much less popularized, a systematic critique of these problems, and by
and large most theoretical development of these issues has remained
at the rhetorical level.
Often, "anti-capitalism" is used as an empty phrase, a catch word
for being opposed to the entirety of the system. Very rarely are those
of us who use the term able to explain exactly what capitalism is, how
it works, and what can possibly overturn it. Our "anti-capitalism" is
an article of faith, located outside any real tradition of anti-capitalist
critique. Without an analysis that goes beyond understanding
capitalism as a static "thing" that we oppose, we can't get beyond a
moralistic rejection of a vague and general "system."
Despite the liberatory possibilities implicit in an anti-oppression
analysis and practice, an understanding of oppression occurs all too
often outside a consideration of the totality of social relations, and
once again patriarchy, racism and (hetero)sexism, for example, are
treated as static and un-changing "things." The question remains: how
do we understand the intersection of class oppression and economic
exploitation with race, gender, and sexuality? While many activists
doing anti-oppression work are striving to make these connections in
both theory and practice, different priorities and answers are emerging
within various communities of resistance.
A similar dynamic occurs in the context of anti-imperialism, where
what we consider to be the relationship of imperialism to capitalism
can determine a great deal about our movement's strategic orientation.
While discussions of "imperialism" in the anti-globalization and anti-
war movements is a welcome development (and reflects a certain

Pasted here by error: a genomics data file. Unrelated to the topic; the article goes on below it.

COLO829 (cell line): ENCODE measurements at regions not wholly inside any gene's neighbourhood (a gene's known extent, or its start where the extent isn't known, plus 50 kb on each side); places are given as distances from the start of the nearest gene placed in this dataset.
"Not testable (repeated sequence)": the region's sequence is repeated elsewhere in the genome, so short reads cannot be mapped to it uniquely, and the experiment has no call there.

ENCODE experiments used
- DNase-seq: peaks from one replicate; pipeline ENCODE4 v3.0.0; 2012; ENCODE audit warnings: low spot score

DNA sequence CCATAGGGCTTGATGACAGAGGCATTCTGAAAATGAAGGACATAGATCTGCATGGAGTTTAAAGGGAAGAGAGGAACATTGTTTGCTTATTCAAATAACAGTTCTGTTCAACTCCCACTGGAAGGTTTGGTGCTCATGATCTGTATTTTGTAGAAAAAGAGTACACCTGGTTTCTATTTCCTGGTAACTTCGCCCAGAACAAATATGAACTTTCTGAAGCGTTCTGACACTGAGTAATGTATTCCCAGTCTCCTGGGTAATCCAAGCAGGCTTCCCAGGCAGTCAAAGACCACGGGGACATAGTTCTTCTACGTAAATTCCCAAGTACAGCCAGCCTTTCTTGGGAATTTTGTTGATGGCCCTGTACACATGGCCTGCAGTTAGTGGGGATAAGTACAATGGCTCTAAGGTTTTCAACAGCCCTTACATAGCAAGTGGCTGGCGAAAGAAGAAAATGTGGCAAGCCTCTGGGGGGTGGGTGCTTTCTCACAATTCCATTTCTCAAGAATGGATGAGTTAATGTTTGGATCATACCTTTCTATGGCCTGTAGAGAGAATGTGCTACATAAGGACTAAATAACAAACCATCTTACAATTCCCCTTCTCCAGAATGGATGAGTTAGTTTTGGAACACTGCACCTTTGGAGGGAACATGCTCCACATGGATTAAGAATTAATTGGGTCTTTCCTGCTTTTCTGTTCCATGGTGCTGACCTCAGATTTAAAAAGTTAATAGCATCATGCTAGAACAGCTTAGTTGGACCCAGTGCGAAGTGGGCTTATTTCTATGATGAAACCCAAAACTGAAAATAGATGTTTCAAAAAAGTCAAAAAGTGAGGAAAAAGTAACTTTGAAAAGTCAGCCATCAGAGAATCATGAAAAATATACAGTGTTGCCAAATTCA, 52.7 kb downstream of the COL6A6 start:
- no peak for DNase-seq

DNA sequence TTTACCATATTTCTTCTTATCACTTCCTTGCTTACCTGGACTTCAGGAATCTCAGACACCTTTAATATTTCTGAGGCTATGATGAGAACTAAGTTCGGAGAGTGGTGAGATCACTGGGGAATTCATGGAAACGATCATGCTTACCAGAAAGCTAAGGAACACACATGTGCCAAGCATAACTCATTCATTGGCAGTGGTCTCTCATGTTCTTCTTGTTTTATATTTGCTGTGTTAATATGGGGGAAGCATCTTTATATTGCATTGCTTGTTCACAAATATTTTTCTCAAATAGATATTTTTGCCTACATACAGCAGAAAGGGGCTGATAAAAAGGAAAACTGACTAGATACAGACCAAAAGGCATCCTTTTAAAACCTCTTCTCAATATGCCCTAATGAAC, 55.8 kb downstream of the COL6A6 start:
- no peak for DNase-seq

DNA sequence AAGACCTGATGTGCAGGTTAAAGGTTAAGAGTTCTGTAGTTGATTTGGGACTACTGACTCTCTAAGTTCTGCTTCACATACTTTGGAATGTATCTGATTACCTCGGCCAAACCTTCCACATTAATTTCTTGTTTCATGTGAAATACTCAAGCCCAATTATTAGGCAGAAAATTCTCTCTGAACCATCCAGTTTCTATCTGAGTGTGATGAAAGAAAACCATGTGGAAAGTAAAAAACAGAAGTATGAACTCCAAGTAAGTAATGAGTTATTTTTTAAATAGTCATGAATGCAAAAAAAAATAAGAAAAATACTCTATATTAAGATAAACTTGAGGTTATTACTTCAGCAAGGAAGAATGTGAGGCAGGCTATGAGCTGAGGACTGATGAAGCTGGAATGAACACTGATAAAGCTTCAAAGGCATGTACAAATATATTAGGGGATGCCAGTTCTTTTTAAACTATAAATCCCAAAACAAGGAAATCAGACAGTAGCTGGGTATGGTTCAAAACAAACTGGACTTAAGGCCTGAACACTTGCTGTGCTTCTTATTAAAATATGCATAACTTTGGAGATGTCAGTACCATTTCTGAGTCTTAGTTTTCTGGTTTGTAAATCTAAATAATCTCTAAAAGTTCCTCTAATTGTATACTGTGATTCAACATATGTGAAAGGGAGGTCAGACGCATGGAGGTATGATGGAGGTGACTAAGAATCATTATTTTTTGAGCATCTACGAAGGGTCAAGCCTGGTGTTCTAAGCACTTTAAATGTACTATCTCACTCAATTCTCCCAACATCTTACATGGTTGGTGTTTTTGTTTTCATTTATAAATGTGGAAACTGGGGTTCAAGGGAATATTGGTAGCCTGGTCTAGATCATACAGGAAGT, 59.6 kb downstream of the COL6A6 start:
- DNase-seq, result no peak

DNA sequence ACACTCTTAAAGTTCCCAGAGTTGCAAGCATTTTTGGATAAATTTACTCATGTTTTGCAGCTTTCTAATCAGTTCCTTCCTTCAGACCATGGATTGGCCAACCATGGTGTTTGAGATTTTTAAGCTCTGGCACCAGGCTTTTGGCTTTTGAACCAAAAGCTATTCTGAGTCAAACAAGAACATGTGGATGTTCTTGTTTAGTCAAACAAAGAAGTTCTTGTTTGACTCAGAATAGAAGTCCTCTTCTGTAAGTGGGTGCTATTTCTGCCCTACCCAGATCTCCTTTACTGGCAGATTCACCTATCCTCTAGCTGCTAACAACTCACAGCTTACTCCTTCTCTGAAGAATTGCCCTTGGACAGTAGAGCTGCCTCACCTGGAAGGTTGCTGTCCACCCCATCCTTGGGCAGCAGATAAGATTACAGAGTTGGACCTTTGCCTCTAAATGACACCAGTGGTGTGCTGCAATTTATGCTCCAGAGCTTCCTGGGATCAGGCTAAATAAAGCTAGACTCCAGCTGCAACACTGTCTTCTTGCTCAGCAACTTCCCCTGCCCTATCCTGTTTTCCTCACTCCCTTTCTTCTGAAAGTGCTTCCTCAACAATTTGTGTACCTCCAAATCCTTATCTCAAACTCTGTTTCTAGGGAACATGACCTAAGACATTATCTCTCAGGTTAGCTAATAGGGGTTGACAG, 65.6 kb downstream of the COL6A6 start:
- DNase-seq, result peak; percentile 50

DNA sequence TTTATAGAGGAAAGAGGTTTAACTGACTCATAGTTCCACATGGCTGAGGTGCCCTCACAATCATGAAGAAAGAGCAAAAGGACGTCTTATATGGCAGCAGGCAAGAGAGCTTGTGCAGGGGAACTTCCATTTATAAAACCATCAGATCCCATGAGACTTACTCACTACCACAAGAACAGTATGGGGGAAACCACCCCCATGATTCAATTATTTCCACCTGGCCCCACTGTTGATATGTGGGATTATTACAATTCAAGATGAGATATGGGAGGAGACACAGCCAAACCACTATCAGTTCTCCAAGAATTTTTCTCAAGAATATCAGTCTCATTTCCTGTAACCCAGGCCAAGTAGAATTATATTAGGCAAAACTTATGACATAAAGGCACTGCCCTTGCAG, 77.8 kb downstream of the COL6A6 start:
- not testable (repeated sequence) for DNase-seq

radicalization) too often "anti-imperialism" amounts to grafting
revolutionary sounding phrases onto the assumptions of liberal
anti-corporate populism and left-nationalism, and so can ultimately
undermine strategies of resistance. For instance, there is a definite
left-nationalist camp within Canada that sees "imperialism" solely as
a phenomenon of US domination, a separate enemy from capitalist
elites here in Canada or in Europe, which are considered somehow
more progressive, multilateral, or "humanitarian." More is at stake
when this perspective, as within the specific context of the Canadian
state, serves to mask the continuing reality of colonial oppression faced
by indigenous peoples, and the historic and still politically relevant
oppression of francophones inside and outside of Québec.
A similar problem exists in our comprehension of forces directly
combating imperialism, which has important implications for how we
consider our anti-war work, and the positions we take in relationship to
anti-imperialist movements. For example, in opposing the occupation
of Afghanistan and Iraq, how can we concretely and effectively build